When considering the future of ransomware attacks, both Jason and Brock shared concern for the healthcare industry as a target, with Brock citing it as having “cash-rich organizations that have a lot of highly sensitive data.”

 

Policy – Paying Attention To and Advocating For Change

Jay then asked the panel how companies can become more engaged in policy discussions, especially in the wake of the Biden administration taking a strong cybersecurity stance. 

“One [way] is engagement with trade associations that your particular industry may be active in,” commented Brock. “When you come in as a group, it’s much more effective.”

A second way, he said, is to carefully listen to new standards and executive orders, as well as announcements like NIST’s definition of critical software within the last two months. Doing this can allow your organization to be more educated and ready for conversation in the cybersecurity space. “When you get into more technical issues, the voice of one organization that is technically proficient can have an outsized impact on the way those policies develop.”

 

Looking Ahead

Finally, Jay asked the panel what they thought they would be talking about 5 years from now at BlackHat 2026. 

“The truth is, the bad guys have stumbled upon something fantastic. Who better to pay for your data than you,” Jason answered, suggesting that ransomware breaches would remain a prominent topic. When asked what we could do between now and then to get better, Jason answered that robust asset management and preparation are key, complimenting Brock’s legal commentary around achieving “reasonability” in the legal arena.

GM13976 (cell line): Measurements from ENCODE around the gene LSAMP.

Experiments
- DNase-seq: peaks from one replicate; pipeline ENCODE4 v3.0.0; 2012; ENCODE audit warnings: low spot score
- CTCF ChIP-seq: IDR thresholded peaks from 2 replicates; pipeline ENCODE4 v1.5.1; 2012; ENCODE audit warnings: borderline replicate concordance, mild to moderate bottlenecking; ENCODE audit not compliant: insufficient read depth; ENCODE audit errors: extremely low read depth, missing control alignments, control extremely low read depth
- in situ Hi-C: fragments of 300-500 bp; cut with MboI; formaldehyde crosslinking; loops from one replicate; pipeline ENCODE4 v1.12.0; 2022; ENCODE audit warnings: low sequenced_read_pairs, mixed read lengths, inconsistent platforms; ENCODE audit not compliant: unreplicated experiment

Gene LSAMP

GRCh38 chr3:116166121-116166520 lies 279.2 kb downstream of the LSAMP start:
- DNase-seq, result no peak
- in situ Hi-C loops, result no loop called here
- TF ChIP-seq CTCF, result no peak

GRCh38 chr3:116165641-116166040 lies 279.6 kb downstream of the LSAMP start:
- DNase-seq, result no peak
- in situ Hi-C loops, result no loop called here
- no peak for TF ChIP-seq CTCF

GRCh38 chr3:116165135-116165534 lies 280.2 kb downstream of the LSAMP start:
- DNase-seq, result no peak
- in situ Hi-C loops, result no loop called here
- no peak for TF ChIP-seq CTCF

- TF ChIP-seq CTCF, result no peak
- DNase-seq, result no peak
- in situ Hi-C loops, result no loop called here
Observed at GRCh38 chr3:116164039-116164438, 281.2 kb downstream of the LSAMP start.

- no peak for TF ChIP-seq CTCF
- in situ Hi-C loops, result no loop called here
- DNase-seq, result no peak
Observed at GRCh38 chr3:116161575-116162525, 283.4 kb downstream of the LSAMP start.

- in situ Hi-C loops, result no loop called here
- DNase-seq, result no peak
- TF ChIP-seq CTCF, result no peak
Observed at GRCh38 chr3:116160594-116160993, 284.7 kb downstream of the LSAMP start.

Brock added that CSOs and other technical leaders should be “comfortable speaking in public about their knowledge”, adding that there is a knowledge deficit and need for education about the risks and consequences around cyber security. 

 

Proactivity and Testing Remain Paramount

Overall, the panel landed on a definitive point of agreement: the merits of proactive asset management, crowdsourced testing, and preparedness. As CISO, Jason shared his appreciation for robust testing and wide perspectives, and the extent to which he must continuously ask questions like “who has access to our data? Where does that data live?” In agreement, Brock shared that he challenges his clients to ask “what does the data flow look like? Can you map it? Do you know where the most sensitive assets are?” Such questions speak to the mindset of current leaders; proactive asset management and testing with an adversarial mindset should be a primary focus. 

With the increasing frequency of high profile breaches and ransomware cases, companies should be encouraged to invest in cyber security solutions that best prevent exploitation. Legal consequences to breaches may evolve over time, new policies may pass, but testing will remain a wise investment and proactive measure. Especially as attackers grow more creative and sophisticated. 

The best way to keep up with the creativity and sophistication of attackers is to leverage the diverse perspectives and creativity of a highly-vetted community of researchers. Learn about Synack’s approach to crowdsourced penetration testing, how our model compares to traditional bug bounty, and our end-to-end vulnerability management solution in the Synack Platform

To view the roundtable discussion and hear more of the CISO discussion from Blackhat 2021, visit here.